Mr. William Davidson, near Bel Air, had pleuro-pneumonia on his farm in August, 1885; all his cattle were killed by order of Dr. Ward, State veterinarian. Mr. Davidson disinfected his stables and allowed no cattle on his farm for one year.

He now has 14 cows and 15 steers, all in perfect health. Stables and yards in best condition. Mr. Quinby, a near neighbor, had disease at same time, and the cattle was killed by same officer. Kept no cattle for over a year. Now has 4 head, all in good condition. I believe these farms to be entirely free from infection now.

The people of Harford County are deeply interested in the cattle industry, and are anxious for national legislation for the eradication of contagious diseases.

Swine plague has prevailed here more or less for several years. In the years 1884–85 the southern half of the county lost heavily-from 25 to 50 per cent. loss each year, but in 1886 but few högs were lost. In the northern half, however, the disease prevailed in 1886. From careful inquiry I estimated the loss for the northern half at about 25 per cent. for 1886, and on many farms I found hogs still dying. This northern half embraces more than half the population. The registered vote of the county is 6,977. One-half of this, say, is 3,488. Counting three hogs to a voter, this would make 10,464 hogs at $5=$52,320, total value of usual hog crop. Twenty-five per cent. loss makes $13,080, the probable loss for 1886. This is counting no loss for the southern half of the county; but as the loss in this part in 1886 has been from 3 to 5 per cent., it would make a total for the county of over $15,500. Generally the same carelessness prevails here as in other counties as regards the care of the infected and disposal of the dead animals.

My investigations were greatly facilitated by Mr. Alexander, of Bel Air, president of the live stock sanitary board, and

Mr. Fulford. Among the most interesting visits made was the one to his splendid Berkshire breeding farm, where I found the sanitary arrangements good and stock in perfect health.


With Chestertown for a base, I visited every portion of Kent County. This is the greatest peach-growing county of the State. All the energies of the farmers seem to be centered on this industry. As a consequence, cattle raising has been neglected. Generally the cattle are badly cared for, and of inferior grade. A few good herds are found of Shorthorns. Herefords, and Jerseys. I found no pleuropneumonia, and no indication that it had ever been here. Some few cases of tuberculosis were found. In a few stables abortion prevails to quite an alarming extent.

The horses of this county are of good stock and have excellent care. The only disease found among them was distemper, which now prevails extensively in some sections.

In consequence of the immense peach crops raised here, the farmers keep great numbers of hogs, probably far more in proportion to the population than any other county in the State. Many farmers keep from 50 to 75 head, while quite frequently more than 100 were to be found on a farm before the swine plague got among them. This disease has prevailed more or less for some years.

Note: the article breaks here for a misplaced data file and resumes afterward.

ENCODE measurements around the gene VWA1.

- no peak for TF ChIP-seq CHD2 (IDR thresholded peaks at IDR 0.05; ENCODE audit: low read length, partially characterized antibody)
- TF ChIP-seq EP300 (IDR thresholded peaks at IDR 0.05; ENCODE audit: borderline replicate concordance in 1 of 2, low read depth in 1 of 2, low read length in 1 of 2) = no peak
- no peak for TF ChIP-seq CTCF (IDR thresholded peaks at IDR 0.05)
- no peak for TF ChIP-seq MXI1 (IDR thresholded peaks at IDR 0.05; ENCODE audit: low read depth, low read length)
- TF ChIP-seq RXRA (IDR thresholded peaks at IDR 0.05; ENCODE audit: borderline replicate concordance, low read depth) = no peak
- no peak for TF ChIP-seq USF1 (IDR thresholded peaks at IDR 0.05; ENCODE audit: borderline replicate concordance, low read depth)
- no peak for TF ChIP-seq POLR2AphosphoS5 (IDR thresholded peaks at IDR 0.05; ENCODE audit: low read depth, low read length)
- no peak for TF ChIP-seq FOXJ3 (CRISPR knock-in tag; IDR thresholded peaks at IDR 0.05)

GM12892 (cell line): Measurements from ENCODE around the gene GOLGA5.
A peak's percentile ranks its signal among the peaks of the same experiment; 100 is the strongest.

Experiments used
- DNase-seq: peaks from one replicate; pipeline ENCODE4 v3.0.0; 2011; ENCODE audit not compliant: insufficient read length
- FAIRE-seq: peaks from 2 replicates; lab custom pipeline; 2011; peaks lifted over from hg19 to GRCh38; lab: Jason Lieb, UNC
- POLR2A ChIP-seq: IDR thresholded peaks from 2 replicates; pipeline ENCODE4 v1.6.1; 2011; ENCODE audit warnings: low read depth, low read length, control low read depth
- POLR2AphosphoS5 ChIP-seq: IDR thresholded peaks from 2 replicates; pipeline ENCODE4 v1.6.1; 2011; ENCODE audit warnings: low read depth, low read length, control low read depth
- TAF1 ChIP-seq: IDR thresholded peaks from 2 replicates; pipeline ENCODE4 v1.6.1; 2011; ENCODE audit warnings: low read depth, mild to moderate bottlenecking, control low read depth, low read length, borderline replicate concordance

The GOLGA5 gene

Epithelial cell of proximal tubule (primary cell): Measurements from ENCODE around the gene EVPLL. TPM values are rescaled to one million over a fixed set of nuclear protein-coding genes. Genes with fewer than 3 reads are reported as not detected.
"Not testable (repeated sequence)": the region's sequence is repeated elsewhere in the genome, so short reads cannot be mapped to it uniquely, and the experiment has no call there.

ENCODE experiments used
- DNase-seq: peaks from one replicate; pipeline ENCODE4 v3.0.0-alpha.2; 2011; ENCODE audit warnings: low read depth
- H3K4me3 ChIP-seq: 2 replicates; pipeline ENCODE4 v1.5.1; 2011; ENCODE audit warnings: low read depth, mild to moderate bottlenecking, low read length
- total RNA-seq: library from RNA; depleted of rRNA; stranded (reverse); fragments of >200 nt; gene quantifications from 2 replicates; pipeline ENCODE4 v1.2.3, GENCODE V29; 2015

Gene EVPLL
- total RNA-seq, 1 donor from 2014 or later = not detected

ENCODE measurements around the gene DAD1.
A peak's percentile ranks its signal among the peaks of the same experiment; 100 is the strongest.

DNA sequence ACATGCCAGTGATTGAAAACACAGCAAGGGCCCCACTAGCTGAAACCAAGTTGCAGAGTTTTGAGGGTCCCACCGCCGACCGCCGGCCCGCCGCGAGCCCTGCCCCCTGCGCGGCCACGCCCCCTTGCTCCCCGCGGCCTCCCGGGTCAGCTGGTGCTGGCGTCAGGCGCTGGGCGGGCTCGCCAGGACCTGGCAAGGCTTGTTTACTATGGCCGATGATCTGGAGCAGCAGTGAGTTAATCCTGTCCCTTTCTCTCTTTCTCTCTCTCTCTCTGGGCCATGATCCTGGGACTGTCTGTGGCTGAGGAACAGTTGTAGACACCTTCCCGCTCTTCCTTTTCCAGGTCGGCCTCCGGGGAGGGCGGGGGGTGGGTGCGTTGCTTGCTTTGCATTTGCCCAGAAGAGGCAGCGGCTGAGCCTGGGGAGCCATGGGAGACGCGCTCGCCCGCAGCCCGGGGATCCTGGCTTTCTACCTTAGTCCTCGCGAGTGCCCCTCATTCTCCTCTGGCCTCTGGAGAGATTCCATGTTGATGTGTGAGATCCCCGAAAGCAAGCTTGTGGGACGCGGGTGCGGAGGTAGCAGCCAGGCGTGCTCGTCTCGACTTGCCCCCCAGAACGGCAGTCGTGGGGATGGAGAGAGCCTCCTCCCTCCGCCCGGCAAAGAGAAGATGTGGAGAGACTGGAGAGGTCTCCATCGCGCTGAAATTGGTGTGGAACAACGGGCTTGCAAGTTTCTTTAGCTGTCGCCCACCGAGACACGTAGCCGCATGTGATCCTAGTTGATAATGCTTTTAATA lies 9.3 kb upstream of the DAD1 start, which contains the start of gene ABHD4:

In 1885 a half district, along the Chester River and Chesapeake Bay, lost nearly its whole hog crop. In 1886 not more than 20 per cent died. But during the past year the other parts of the county have lost heavily. The disease was worse during the fall of last year, but I found some farms where hogs were still dying. I give below, in tabulated form, the losses by districts for 1886. I estimate the number of hogs owned by each voter here at 5 instead of 3, as in other counties. This is considered entirely within bounds' by all with whom I have talked.

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It will be seen from the above table that the total loss for Kent County in 1886 was $59,385.75.

This is greater than any county I have inspected. I saw several farms where from 90 to 100 hogs were lost last year. Kent is one of the wealthiest in the State, but the swine plague is one of the most serious troubles ever experienced here.


Comparatively few cattle are kept in this county, the farmers mostly devoting their attention to the raising of vegetables and fruits for market. Stables, as a rule, are very poor, and but little attention is given to cattle, which are of poor quality and badly fed. In and around the city of Annapolis quite a number of cows are kept for dairy purposes.

In the city, Horn Point-a suburb-and Camp Parole, about three miles out, are the only places where any disease was found. A detailed report of the cases found here, the number that died, number killed, and the number in quarantine, has been furnished your Department by Dr. William H. Wray, under whose direction the first investigations were made.

There are now in quarantine at Horn Point five stables, in Annapolis City one herd, and one herd at Camp Parole. I have been unable to